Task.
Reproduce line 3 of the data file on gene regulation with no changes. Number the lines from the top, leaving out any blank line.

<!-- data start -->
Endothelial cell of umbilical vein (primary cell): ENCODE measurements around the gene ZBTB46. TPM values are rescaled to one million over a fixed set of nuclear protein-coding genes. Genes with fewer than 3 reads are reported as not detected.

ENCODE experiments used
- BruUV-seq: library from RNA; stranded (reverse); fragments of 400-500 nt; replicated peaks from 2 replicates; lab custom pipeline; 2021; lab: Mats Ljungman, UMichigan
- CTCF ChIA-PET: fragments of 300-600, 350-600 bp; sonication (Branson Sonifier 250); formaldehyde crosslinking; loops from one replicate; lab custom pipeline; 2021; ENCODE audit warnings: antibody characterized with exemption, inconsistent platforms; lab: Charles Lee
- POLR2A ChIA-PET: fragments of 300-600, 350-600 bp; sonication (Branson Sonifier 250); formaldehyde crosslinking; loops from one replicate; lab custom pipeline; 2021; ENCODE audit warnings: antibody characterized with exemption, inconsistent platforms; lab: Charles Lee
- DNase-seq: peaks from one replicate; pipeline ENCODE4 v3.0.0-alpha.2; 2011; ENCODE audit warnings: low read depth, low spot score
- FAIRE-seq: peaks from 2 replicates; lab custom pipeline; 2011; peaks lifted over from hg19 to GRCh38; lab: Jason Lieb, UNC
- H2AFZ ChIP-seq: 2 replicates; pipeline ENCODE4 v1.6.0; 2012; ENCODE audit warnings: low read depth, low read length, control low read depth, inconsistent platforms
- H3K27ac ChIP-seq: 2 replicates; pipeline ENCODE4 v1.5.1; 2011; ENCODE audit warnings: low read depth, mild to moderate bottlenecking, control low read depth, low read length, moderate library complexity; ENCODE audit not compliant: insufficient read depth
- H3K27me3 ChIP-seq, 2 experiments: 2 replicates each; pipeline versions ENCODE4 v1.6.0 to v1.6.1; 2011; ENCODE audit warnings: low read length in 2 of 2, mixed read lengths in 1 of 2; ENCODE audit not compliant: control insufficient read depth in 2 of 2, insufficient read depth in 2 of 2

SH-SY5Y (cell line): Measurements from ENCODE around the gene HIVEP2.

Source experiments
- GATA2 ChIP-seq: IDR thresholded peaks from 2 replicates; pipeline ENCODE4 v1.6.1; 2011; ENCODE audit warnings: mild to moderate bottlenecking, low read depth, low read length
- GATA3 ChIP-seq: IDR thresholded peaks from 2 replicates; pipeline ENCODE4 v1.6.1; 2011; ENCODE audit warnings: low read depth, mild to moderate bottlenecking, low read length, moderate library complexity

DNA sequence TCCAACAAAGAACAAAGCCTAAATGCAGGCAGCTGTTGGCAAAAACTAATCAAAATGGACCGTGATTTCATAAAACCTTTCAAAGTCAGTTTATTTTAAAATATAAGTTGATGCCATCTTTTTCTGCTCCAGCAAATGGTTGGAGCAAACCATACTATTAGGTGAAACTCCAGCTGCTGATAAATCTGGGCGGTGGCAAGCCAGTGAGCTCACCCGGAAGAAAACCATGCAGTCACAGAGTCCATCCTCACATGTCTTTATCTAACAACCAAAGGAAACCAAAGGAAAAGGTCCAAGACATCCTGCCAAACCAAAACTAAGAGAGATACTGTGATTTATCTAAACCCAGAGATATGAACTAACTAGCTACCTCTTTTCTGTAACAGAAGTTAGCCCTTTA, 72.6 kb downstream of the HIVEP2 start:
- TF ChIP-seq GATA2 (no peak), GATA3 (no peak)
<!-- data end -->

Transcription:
- BruUV-seq: library from RNA; stranded (reverse); fragments of 400-500 nt; replicated peaks from 2 replicates; lab custom pipeline; 2021; lab: Mats Ljungman, UMichigan